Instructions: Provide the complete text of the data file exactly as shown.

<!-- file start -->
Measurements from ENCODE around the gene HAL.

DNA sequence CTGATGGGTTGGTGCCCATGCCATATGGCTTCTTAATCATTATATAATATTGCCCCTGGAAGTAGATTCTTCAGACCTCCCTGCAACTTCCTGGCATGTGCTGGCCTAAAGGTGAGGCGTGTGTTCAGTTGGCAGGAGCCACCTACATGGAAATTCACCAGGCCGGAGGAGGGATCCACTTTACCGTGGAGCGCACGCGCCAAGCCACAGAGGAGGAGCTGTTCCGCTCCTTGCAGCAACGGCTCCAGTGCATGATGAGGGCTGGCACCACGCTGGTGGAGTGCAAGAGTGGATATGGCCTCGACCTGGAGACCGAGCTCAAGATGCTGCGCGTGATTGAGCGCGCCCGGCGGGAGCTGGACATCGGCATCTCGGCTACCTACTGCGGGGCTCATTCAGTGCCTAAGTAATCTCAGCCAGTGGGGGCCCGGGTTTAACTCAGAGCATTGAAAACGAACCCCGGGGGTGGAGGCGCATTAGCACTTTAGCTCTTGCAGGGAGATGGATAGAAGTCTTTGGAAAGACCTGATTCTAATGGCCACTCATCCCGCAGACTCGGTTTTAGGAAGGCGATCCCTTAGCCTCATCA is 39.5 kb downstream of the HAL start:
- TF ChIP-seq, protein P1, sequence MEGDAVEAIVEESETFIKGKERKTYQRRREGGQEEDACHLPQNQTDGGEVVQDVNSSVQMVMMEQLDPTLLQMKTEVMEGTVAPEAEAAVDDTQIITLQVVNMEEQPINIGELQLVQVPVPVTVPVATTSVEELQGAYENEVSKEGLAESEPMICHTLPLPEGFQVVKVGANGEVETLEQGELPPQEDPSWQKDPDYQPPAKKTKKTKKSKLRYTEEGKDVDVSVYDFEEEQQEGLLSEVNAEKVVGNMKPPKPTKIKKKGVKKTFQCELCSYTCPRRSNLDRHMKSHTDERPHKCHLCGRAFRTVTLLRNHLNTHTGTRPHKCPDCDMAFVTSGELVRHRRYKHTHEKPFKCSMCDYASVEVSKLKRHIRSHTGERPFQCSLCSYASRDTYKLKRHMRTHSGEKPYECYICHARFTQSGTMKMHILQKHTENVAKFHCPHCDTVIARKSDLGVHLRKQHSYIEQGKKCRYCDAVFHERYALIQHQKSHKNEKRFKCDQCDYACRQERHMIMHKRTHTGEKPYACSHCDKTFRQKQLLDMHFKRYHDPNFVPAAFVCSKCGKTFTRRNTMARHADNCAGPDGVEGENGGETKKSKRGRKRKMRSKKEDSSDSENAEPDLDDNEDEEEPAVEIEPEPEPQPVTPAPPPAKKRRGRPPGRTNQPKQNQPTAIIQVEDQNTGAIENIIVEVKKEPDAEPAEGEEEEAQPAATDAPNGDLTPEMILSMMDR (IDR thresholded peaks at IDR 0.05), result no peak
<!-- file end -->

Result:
Measurements from ENCODE around the gene HAL.

DNA sequence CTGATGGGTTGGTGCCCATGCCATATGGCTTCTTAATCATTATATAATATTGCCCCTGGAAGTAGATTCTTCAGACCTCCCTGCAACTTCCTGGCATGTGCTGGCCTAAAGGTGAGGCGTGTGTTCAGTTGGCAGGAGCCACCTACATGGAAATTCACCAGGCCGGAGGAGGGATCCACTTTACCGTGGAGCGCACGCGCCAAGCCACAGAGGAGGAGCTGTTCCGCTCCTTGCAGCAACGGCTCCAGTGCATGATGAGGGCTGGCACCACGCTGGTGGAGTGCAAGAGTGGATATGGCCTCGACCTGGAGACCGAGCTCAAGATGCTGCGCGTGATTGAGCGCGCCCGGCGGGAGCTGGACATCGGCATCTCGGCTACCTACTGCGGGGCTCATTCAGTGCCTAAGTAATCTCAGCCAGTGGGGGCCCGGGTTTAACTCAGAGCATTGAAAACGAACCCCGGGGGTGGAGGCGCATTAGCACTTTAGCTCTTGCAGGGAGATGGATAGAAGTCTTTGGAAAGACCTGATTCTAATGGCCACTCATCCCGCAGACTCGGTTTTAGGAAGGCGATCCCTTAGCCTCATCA is 39.5 kb downstream of the HAL start:
- TF ChIP-seq, protein P1, sequence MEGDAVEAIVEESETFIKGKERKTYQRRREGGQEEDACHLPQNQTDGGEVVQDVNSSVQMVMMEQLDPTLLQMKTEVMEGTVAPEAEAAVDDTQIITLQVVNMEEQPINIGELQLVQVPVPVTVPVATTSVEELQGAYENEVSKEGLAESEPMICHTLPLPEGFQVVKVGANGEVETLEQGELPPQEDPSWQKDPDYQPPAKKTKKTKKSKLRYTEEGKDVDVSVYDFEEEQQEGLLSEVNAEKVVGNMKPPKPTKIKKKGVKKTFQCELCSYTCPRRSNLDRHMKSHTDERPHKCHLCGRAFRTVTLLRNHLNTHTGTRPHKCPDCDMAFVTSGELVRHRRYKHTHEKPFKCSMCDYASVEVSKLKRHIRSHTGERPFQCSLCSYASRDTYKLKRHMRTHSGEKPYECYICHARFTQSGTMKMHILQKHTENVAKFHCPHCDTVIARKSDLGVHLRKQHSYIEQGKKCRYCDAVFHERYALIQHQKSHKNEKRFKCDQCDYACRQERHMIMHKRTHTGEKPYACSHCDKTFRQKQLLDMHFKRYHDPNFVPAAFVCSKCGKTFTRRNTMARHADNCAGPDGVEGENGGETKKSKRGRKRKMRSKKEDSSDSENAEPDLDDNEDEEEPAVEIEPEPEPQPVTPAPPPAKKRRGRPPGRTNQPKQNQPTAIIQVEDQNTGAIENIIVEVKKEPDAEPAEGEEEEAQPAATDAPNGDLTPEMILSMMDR (IDR thresholded peaks at IDR 0.05), result no peak